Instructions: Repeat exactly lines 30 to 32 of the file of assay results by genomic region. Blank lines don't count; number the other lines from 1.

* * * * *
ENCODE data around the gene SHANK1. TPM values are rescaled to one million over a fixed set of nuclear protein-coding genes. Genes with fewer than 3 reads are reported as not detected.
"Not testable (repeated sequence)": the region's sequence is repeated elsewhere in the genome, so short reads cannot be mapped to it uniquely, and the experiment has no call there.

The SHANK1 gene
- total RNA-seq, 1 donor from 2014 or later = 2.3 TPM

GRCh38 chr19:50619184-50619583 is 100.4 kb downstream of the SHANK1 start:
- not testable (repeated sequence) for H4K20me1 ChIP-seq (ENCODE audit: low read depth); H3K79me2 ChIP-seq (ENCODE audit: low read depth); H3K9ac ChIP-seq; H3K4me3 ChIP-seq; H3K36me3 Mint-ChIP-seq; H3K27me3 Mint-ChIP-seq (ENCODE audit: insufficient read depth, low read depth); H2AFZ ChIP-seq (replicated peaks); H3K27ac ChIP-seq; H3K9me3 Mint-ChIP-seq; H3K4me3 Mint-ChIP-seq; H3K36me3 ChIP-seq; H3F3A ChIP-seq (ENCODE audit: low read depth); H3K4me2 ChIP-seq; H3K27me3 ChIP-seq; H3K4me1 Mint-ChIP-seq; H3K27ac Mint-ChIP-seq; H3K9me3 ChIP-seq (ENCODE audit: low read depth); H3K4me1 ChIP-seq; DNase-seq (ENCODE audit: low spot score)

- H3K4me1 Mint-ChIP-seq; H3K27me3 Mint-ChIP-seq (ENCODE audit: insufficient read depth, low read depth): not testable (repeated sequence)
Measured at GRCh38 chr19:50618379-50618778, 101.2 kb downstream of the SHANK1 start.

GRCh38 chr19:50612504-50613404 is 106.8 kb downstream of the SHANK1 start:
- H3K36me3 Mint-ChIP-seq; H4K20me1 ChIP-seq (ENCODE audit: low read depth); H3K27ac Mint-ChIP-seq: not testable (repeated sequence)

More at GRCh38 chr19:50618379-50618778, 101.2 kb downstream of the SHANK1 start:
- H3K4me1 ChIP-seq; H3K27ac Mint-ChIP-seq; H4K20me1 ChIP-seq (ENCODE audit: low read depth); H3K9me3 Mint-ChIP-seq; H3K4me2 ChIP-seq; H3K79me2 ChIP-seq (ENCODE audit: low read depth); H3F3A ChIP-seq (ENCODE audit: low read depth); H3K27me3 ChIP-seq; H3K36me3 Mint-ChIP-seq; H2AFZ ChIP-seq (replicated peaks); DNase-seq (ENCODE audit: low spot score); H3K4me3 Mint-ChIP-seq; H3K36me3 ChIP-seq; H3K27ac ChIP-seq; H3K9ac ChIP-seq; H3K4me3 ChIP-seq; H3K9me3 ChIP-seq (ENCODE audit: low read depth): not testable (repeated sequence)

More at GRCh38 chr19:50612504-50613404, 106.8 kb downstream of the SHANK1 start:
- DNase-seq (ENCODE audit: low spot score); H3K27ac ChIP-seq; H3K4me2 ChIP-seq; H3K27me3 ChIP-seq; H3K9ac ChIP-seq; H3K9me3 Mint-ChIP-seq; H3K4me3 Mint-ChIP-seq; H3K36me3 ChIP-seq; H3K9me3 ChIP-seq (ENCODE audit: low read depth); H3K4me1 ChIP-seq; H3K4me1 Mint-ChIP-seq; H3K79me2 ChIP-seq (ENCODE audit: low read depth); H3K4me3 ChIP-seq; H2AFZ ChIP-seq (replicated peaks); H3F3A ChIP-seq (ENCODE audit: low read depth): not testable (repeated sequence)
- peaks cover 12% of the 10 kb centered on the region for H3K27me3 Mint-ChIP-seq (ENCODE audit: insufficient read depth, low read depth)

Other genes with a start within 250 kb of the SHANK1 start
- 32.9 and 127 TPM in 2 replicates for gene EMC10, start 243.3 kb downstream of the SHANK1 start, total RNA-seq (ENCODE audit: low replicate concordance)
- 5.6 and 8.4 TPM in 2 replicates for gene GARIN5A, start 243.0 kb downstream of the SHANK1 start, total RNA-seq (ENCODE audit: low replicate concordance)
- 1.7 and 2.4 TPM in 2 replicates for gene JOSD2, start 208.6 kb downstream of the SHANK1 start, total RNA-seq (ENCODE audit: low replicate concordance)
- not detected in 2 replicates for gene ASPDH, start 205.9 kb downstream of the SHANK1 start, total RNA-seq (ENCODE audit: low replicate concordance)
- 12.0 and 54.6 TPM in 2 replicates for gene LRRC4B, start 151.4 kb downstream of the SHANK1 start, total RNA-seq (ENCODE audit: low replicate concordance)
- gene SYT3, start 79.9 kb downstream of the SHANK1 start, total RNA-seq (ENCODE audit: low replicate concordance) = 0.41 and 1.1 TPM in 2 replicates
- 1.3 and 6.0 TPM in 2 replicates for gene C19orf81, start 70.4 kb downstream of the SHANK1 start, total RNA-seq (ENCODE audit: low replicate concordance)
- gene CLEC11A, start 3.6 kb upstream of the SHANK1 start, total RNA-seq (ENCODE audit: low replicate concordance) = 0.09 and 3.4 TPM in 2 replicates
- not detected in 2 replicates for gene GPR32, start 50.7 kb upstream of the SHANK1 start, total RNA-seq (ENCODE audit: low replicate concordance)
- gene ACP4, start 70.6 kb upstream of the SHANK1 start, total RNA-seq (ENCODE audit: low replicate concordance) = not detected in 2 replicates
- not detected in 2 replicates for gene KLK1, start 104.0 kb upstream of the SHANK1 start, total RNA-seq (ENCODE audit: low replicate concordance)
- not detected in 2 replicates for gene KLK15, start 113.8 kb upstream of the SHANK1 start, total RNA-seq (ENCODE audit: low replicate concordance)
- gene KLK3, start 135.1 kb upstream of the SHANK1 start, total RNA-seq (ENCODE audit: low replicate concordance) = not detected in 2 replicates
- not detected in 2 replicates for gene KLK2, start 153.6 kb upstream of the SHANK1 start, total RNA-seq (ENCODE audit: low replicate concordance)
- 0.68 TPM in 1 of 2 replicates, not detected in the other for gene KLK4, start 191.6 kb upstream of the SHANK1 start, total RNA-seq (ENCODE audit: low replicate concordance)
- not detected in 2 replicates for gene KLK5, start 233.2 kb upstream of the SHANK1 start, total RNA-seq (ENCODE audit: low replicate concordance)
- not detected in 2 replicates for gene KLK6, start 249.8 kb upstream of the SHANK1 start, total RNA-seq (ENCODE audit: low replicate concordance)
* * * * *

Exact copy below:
- not detected in 2 replicates for gene KLK2, start 153.6 kb upstream of the SHANK1 start, total RNA-seq (ENCODE audit: low replicate concordance)
- 0.68 TPM in 1 of 2 replicates, not detected in the other for gene KLK4, start 191.6 kb upstream of the SHANK1 start, total RNA-seq (ENCODE audit: low replicate concordance)
- not detected in 2 replicates for gene KLK5, start 233.2 kb upstream of the SHANK1 start, total RNA-seq (ENCODE audit: low replicate concordance)